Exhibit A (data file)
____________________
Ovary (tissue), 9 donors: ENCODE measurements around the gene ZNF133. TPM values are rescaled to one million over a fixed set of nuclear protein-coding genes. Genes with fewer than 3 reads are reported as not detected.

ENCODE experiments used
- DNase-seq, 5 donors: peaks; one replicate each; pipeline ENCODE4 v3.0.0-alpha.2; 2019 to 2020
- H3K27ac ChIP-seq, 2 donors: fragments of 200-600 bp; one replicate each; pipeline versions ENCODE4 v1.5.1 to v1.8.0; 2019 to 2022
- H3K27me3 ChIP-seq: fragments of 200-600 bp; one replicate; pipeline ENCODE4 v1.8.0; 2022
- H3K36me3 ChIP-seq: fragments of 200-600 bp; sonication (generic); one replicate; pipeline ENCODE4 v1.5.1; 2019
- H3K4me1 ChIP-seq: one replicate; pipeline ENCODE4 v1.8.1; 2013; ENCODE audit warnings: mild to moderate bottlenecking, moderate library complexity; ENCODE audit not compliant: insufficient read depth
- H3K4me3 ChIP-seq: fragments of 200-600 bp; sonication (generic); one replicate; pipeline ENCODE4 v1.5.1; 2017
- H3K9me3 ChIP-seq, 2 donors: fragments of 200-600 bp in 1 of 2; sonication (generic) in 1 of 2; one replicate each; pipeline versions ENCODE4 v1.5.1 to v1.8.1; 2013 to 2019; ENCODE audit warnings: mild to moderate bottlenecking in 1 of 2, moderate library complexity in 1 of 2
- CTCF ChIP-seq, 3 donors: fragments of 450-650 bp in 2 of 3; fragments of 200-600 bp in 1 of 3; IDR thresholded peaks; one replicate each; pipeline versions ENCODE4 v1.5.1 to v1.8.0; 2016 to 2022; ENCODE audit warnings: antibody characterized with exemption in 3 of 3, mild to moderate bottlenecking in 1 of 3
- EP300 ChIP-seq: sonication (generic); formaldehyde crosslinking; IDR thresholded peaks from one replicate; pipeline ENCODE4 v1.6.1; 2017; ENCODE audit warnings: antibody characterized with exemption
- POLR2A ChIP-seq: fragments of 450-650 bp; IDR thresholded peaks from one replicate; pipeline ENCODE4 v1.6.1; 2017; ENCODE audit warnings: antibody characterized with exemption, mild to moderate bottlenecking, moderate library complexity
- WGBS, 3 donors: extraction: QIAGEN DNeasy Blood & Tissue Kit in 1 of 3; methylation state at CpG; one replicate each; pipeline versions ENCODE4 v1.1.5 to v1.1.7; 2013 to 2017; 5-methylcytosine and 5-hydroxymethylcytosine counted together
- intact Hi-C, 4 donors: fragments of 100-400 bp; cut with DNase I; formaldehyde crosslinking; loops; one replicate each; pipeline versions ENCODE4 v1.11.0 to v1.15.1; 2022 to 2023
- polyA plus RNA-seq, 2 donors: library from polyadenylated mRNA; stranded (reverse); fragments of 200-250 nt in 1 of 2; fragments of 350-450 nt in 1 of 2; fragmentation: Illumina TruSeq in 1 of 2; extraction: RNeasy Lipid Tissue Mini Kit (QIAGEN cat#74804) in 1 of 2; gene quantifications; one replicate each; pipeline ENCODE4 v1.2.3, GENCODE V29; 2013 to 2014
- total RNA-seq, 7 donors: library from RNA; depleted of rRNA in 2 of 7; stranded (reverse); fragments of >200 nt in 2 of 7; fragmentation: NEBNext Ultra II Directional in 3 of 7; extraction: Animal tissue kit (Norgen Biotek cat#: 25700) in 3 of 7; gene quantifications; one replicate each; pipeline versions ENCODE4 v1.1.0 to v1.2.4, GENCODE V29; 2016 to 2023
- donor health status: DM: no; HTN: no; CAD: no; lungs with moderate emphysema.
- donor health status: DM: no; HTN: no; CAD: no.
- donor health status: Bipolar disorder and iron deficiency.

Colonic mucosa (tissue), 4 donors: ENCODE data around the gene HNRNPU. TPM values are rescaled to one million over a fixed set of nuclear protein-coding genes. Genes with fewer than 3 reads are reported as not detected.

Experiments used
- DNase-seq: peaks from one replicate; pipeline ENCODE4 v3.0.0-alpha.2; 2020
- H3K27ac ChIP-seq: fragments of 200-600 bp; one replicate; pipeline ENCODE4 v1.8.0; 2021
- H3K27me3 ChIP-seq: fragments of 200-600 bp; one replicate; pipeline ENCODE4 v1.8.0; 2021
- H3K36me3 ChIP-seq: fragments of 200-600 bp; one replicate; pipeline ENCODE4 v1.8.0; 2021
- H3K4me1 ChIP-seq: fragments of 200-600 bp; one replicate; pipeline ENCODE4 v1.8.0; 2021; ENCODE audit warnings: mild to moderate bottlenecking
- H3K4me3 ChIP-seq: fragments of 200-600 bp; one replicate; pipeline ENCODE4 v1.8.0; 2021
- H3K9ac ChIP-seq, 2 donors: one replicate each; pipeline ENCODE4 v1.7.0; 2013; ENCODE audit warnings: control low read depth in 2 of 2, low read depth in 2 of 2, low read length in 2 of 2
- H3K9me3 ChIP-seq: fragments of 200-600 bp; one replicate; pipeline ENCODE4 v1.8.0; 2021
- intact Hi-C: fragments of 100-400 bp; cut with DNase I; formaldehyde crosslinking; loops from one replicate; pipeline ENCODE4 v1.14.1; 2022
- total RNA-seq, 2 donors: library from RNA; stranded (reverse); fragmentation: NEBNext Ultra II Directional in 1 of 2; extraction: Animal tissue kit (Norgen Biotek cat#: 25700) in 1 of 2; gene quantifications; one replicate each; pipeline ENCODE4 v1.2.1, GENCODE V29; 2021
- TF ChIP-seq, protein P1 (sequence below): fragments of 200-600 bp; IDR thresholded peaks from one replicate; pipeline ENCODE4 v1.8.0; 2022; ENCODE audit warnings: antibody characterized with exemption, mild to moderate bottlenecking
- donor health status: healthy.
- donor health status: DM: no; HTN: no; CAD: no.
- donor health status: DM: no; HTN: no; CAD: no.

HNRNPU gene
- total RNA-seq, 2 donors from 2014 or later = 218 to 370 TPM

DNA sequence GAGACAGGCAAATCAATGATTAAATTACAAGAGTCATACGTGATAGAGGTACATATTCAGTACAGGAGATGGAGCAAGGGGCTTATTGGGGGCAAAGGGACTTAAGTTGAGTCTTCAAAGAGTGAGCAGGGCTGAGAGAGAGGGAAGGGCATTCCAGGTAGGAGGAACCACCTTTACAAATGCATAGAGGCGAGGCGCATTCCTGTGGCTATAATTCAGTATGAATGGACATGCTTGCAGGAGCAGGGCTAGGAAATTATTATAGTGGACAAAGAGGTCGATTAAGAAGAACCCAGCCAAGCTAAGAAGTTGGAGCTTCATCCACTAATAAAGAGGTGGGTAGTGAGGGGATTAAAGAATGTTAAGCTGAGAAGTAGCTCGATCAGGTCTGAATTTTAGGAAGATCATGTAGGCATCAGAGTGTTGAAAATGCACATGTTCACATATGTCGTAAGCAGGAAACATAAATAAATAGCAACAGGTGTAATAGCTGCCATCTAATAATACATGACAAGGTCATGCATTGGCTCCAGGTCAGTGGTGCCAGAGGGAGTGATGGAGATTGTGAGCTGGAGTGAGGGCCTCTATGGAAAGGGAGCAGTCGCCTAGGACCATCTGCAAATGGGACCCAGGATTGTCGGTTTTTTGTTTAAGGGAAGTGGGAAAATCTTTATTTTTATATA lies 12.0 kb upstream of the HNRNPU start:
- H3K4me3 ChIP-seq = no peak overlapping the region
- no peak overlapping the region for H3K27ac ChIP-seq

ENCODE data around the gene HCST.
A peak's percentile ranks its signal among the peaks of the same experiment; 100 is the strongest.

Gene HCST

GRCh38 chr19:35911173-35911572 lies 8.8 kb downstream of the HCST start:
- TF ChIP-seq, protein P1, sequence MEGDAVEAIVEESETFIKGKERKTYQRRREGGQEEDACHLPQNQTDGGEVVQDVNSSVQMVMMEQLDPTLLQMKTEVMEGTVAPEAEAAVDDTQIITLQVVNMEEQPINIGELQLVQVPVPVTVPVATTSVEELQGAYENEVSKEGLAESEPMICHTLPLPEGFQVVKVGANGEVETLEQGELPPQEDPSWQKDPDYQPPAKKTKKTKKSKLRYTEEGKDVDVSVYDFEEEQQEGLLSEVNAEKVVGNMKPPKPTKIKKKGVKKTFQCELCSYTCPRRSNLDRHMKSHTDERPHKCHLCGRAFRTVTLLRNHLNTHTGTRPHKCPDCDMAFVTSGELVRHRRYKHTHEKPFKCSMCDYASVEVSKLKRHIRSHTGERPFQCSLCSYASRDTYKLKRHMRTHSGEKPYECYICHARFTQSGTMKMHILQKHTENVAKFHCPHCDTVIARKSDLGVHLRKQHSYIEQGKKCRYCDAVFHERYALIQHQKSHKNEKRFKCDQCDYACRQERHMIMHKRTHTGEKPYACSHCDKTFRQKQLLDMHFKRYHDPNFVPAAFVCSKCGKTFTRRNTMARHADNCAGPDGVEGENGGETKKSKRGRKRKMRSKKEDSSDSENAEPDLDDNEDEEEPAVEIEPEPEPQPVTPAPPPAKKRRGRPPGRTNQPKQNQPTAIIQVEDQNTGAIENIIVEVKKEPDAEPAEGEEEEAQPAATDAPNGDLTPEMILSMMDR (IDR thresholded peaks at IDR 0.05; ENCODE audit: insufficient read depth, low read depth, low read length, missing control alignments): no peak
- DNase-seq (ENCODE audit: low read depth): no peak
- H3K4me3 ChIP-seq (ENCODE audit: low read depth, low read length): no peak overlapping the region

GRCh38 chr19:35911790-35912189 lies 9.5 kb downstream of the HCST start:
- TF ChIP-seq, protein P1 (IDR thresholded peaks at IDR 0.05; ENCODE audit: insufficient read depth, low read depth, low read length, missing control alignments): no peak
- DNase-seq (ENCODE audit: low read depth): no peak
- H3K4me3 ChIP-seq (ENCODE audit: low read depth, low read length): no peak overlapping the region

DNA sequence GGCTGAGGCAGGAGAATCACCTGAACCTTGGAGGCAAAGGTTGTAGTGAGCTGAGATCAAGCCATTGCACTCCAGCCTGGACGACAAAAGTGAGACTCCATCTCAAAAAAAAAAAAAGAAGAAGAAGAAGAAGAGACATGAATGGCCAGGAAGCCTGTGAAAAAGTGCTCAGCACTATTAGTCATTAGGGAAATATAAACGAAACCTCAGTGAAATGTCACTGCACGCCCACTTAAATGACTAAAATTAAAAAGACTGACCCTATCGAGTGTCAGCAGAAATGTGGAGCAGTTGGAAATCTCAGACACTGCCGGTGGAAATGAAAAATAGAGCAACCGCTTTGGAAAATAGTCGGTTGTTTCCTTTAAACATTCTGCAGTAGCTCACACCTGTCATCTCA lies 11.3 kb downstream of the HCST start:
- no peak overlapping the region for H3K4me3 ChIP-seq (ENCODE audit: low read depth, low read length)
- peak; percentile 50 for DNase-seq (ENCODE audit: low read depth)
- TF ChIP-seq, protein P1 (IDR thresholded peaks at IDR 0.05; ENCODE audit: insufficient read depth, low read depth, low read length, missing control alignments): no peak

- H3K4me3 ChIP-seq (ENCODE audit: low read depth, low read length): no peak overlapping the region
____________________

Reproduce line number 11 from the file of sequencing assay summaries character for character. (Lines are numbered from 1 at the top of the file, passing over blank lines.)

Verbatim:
- EP300 ChIP-seq: sonication (generic); formaldehyde crosslinking; IDR thresholded peaks from one replicate; pipeline ENCODE4 v1.6.1; 2017; ENCODE audit warnings: antibody characterized with exemption